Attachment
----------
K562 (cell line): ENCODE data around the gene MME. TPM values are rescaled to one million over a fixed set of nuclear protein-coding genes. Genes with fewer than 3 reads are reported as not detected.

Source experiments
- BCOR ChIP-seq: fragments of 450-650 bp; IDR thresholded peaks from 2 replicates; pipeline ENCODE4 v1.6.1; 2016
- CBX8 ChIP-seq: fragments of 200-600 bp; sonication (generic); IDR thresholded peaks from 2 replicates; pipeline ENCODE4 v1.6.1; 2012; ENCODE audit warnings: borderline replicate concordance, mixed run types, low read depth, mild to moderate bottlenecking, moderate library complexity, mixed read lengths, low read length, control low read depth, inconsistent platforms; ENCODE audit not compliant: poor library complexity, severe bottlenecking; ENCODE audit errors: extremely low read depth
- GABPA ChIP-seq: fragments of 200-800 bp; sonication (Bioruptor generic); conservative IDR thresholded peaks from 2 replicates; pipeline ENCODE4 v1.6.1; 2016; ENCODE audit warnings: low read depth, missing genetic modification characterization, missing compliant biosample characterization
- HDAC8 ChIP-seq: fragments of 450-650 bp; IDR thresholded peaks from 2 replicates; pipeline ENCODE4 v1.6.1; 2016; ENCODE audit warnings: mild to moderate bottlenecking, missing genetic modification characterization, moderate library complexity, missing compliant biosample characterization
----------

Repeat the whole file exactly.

K562 (cell line): ENCODE data around the gene MME. TPM values are rescaled to one million over a fixed set of nuclear protein-coding genes. Genes with fewer than 3 reads are reported as not detected.

Source experiments
- BCOR ChIP-seq: fragments of 450-650 bp; IDR thresholded peaks from 2 replicates; pipeline ENCODE4 v1.6.1; 2016
- CBX8 ChIP-seq: fragments of 200-600 bp; sonication (generic); IDR thresholded peaks from 2 replicates; pipeline ENCODE4 v1.6.1; 2012; ENCODE audit warnings: borderline replicate concordance, mixed run types, low read depth, mild to moderate bottlenecking, moderate library complexity, mixed read lengths, low read length, control low read depth, inconsistent platforms; ENCODE audit not compliant: poor library complexity, severe bottlenecking; ENCODE audit errors: extremely low read depth
- GABPA ChIP-seq: fragments of 200-800 bp; sonication (Bioruptor generic); conservative IDR thresholded peaks from 2 replicates; pipeline ENCODE4 v1.6.1; 2016; ENCODE audit warnings: low read depth, missing genetic modification characterization, missing compliant biosample characterization
- HDAC8 ChIP-seq: fragments of 450-650 bp; IDR thresholded peaks from 2 replicates; pipeline ENCODE4 v1.6.1; 2016; ENCODE audit warnings: mild to moderate bottlenecking, missing genetic modification characterization, moderate library complexity, missing compliant biosample characterization